Top 10

This is from the PDF by the VA.


1. Military sexual trauma (MST) is the term used by the Department of Veterans Affairs (VA) to refer to sexual assault or sexual harassment that occurred during a Veteran’s military service. MST can occur on or off base and while a Veteran is on or off duty. Perpetrators can be anyone — men or
women, military personnel or civilians, commanding officers or subordinates, strangers, friends, or intimate partners. Veterans from all eras of service –from World War II to those who served more recently in Iraq and Afghanistan – have reported experiencing MST.

2. A significant number of men and women report having experienced MST. About one in three women and one in 50 men have told their VA healthcare provider that they experienced sexual trauma in the military. Although women are more likely to experience MST than men, because of the larger number of men in the military there are actually significant numbers of both men and women seen in VA
that have experienced MST.

3.MST affects both mental and physical health. Sexual assault is more likely to result in symptoms of PTSD than are most other types of trauma, including combat. Symptoms of depression and substance abuse are also common. Even survivors without formal diagnoses may still struggle with emotional reactions, memories related to their experiences of MST, or interpersonal issues. Sexual trauma can also have a strong impact on physical health and is associated with higher rates of headaches, gastrointestinal difficulties, sexual dysfunction, chronic pain, and chronic fatigue. Recovery is possible, however, and VA has services to help Veterans with this.

4. VA has responded to the issue of MST in a variety of ways. Since 1992, VA has been developing programs and policies to ensure MST survivors have access to resources to help them in their recovery. for example, all Veterans seen for VA health care are asked if they experienced MST; this is an important way to ensure providers are aware of their experience and can connect them with additional care as needed. All treatment for physical and mental health conditions related to MST is free. VA engages in outreach to Veterans about services available and ensures that staff receives training on MST-related issues. As with disabilities due to other experiences during military service, Veterans can receive compensation for disabilities or injuries resulting from MST. May 2021

5. VA provides all treatment for mental and physical health conditions related to MST free of charge. Veterans do not need to have a disability rating (that is, be “service-connected”), to have reported the incident(s) at the time, or to have other evidence that MST occurred in order to receive free MSTrelated care. There are no time limits on eligibility for this care, meaning that Veterans can seek out treatment even many years after discharge.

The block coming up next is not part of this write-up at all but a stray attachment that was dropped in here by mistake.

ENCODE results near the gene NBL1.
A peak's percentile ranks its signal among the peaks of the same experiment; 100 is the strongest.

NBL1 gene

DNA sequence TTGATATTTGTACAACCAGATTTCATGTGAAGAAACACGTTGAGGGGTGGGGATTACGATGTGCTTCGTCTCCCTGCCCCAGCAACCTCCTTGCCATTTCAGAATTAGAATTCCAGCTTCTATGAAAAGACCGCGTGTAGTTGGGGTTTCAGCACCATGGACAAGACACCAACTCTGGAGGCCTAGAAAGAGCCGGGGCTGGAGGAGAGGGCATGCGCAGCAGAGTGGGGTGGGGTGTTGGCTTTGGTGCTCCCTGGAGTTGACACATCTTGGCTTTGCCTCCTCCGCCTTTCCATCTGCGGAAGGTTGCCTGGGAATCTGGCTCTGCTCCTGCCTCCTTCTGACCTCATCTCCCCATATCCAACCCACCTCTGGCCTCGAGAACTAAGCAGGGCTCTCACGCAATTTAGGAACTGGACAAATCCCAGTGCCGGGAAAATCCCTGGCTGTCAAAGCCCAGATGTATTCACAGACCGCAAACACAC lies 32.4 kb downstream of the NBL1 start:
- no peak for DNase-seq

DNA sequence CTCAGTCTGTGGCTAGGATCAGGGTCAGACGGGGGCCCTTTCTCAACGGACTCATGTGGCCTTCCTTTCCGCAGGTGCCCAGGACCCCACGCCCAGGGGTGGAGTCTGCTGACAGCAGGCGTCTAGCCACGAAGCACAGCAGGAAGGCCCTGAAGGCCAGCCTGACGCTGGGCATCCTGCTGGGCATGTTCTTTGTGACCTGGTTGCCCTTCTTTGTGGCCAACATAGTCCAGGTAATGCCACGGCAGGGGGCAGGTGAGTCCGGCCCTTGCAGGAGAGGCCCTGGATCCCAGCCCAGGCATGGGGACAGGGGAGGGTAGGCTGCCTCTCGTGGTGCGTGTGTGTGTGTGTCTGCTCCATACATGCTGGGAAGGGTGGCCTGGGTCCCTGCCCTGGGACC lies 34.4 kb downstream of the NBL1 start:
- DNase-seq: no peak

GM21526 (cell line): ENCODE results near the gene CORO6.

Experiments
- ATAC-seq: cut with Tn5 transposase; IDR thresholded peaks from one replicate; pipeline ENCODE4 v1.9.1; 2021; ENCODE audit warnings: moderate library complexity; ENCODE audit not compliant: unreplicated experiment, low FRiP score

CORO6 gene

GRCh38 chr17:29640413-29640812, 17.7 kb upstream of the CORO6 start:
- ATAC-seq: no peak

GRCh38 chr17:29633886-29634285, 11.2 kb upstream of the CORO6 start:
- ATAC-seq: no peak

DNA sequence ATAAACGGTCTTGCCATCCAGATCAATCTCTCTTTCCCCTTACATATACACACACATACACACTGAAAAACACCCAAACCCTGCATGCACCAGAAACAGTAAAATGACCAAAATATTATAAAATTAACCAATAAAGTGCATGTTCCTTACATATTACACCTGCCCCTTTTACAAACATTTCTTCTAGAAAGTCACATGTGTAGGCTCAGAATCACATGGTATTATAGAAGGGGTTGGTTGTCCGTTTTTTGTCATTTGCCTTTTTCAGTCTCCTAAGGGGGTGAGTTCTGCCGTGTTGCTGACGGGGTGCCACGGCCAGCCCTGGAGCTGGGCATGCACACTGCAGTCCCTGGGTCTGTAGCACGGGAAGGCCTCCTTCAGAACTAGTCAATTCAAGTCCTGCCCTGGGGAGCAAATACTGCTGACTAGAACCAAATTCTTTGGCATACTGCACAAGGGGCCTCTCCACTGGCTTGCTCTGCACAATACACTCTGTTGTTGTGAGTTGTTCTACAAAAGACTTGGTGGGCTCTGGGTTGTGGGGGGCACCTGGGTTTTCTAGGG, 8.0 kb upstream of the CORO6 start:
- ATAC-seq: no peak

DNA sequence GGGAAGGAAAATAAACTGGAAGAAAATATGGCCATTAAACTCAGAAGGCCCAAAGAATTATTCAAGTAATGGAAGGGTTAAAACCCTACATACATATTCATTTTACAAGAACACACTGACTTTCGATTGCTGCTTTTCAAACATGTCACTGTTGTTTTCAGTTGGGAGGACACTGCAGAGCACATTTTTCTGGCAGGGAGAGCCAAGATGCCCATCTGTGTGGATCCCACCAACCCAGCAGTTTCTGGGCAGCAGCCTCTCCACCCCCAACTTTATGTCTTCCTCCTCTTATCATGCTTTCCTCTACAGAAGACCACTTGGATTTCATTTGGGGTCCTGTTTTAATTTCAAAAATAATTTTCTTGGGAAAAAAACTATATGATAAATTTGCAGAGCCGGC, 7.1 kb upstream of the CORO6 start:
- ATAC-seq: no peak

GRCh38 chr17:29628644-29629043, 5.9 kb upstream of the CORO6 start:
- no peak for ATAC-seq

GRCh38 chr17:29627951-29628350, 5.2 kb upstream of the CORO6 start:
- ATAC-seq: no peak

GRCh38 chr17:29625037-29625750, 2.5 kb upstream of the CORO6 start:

6, Veterans may be eligible for free MST-related care even if they are not eligible for other VA services. There are special eligibility rules for MST-related care, and some standard requirements for receiving VA care do not apply. Although this handout refers to “Veterans”, other individuals also may be able to receive certain MST-related services.

7. VA has a full continuum of MST-related services available. MST-related outpatient care is available at all VA medical centers and many community-based outpatient clinics. Outpatient MST-related counseling is also available at VA’s Vet Centers. For Veterans who need more intensive treatment and support, there are programs nationwide that offer specialized sexual trauma treatment in residential and inpatient settings.

8. VA knows that MST survivors may have special treatment needs and concerns. for example, a Veteran can ask to meet with a clinician of a particular gender if it would make him or her feel more comfortable. Similarly, to accommodate Veterans who do not feel comfortable in mixed-gender treatment settings, many facilities throughout VA have separate programs for men and women.

9. Every VA medical center has an MST Coordinator who serves as a point person for MST-related issues. He or she can tell you about treatment and other resources available in your area. For more information, contact your local VA healthcare facility and ask to speak with the MST Coordinator.

10. There are several ways Veterans can get help. For more information, Veterans can speak with their existing VA healthcare provider, contact the MST Coordinator at their nearest VA medical center, or contact their local Vet Center. A list of VA and Vet Center facilities can be found online at and More information about MST and VA services is available at